If you’re reading this mid-afternoon and your eyes are beginning to droop, you’re not alone. Research has found that we could all benefit from an afternoon nap to recharge our batteries and keep us alert for the rest of the day. Research further suggests naps can be good for our health, reducing blood pressure and preventing a future heart attack.
The findings of one study into daytime naps and heart health were announced in August this year in London at the European Society of Cardiology’s annual conference. The research involved almost 400 middle-aged men and women with arterial hypertension, and showed that those who had a midday nap had lower blood pressure both when awake and when they slept at night.
Although the difference was relatively small, at around five per cent, it was enough to have a significant impact on rates of heart attack.
Dr Manolis Kallistratos, the cardiologist at Asklepieion Voula General Hospital in Athens, Greece, who led the research, said: “We found that midday sleep is associated with lower 24-hour blood pressure, an enhanced fall in BP in night, and less damage to the arteries and the heart.
“The longer the midday sleep, the lower the systolic BP levels and probably fewer drugs need to lower BP.”
In another study into the benefits of napping published this year, Dr Brice Faraut, of the Université Paris Descartes-Sorbonne Paris Cité, was part of a team of scientists looking at ways to develop practical strategies for addressing chronically sleep-deprived people, such as night and shift workers.
“Our data suggests a 30-minute nap can reverse the hormonal impact of a night of poor sleep,” he said. “This is the first study that found napping could restore biomarkers of neuroendocrine and immune health to normal levels.
“Napping may offer a way to counter the damaging effects of sleep restriction by helping the immune and neuroendocrine systems to recover.”
As well as improving our mood, a nap of between 10 and 30 minutes is also said to boost our brains, including improvements to creative problem solving, verbal memory and reaction times.
Such are the benefits that napping is now being positively encouraged in some workplaces. Once seen as an indulgence after a particularly heavy weekend lunch and very much frowned up in the office, taking a short nap of up to 30 minutes is now regarded as a way to help maximise productivity for busy workers putting in long hours.
Napping has become increasingly popular in the tech industry, for instance, where developers are often required to work long hours. Google was one of the first large tech companies to encourage napping by introducing energy pods. The pods wake mid-day nappers with a vibrating alarm.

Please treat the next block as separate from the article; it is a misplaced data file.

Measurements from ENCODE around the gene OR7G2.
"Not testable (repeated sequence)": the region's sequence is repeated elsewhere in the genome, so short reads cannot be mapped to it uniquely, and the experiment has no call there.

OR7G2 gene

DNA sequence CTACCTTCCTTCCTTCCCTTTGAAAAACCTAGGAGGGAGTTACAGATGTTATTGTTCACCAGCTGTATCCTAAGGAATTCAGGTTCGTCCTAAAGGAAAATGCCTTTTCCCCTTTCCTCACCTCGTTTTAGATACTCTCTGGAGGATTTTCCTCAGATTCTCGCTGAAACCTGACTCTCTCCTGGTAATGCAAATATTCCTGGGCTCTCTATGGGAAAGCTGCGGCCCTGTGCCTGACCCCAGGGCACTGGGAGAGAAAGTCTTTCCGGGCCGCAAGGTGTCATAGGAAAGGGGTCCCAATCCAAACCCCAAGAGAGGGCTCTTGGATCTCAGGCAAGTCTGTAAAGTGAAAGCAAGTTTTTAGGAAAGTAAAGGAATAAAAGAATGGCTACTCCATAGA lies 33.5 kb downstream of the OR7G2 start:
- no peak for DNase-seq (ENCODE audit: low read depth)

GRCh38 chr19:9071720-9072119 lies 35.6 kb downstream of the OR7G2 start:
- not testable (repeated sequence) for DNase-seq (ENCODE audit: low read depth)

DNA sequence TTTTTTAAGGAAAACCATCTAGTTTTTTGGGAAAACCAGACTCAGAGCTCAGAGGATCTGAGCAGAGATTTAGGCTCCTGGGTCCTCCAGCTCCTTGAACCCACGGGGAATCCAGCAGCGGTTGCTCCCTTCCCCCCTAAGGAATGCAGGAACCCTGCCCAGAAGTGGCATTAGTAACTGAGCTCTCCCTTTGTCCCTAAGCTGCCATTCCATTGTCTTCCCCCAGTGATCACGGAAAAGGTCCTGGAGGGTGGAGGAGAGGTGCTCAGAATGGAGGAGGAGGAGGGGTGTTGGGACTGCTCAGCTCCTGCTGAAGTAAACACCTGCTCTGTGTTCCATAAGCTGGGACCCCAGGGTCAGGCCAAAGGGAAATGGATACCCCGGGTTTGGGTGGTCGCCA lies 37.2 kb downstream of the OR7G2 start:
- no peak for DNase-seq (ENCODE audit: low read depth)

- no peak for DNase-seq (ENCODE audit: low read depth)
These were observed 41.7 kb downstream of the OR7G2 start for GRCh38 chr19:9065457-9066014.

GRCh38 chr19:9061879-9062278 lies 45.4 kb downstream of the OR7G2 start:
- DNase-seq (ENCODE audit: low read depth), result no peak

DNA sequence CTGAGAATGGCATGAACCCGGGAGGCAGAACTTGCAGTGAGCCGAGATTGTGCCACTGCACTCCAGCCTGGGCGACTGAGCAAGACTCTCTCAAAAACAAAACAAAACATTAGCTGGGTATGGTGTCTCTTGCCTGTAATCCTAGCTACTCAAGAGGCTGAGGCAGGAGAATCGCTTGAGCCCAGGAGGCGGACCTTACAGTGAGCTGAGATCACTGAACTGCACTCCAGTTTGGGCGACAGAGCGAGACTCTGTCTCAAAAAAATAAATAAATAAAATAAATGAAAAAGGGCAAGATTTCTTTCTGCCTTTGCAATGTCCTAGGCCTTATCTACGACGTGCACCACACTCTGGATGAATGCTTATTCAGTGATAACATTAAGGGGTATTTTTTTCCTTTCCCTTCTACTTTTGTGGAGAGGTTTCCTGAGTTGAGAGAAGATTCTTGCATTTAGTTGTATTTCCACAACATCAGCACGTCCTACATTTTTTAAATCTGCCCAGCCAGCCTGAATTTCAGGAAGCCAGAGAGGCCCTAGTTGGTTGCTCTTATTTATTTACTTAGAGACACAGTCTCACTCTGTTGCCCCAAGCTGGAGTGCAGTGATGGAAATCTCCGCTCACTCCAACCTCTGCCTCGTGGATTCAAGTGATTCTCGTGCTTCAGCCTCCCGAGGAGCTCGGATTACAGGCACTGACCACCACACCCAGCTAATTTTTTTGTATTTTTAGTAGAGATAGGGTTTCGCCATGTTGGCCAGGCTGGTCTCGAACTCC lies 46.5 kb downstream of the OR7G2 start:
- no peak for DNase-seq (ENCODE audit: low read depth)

Here in the UK, Paul Grindrod, partner in Podtime, the London-based maker of sleep pods for exhausted executives, says uptake is mainly from larger organisations that are engaged in fostering a culture of health and wellbeing at work.
Early adopters include GlaxoSmithKline, Nestlé and Nike. Another client, Roche, leased a pod for its wellbeing week and had such good feedback from staff that it decided to buy and install a pod as a permanent fixture.
Of course, it could be argued that organisations that introduce pods, nap rooms and meditation zones as part of their wellbeing support for employees are doing so to cut down on absenteeism at work through ill health.
It’s not uncommon now for an organisation to include doctors and dentists onsite, and one law firm recently introduced a pharmacy, perhaps in a bid to stop staff wasting time hanging around at the chemist waiting for a prescription.
Professor Cary Cooper, professor of organisational psychology and health at Lancaster University and founder of business psychology company Robertson Cooper, found in a study that the number one cause of stress for employees in 2007–2010 was ‘too much change in the workplace’. In 2011–2013 that changed to ‘not enough time to do their job’.
“Our data shows people are experiencing new levels and sources of stress at work and this has led to a culture whereby certain individuals are too afraid to be off sick,” he said.
“It’s a vicious circle that leads to presenteeism, rather than absenteeism, and lower productivity.”
So, while office hours remain long and arduous, take a power nap if it’s offered. You’ll keep your job and hopefully at the same time restore the damage caused by having too little sleep.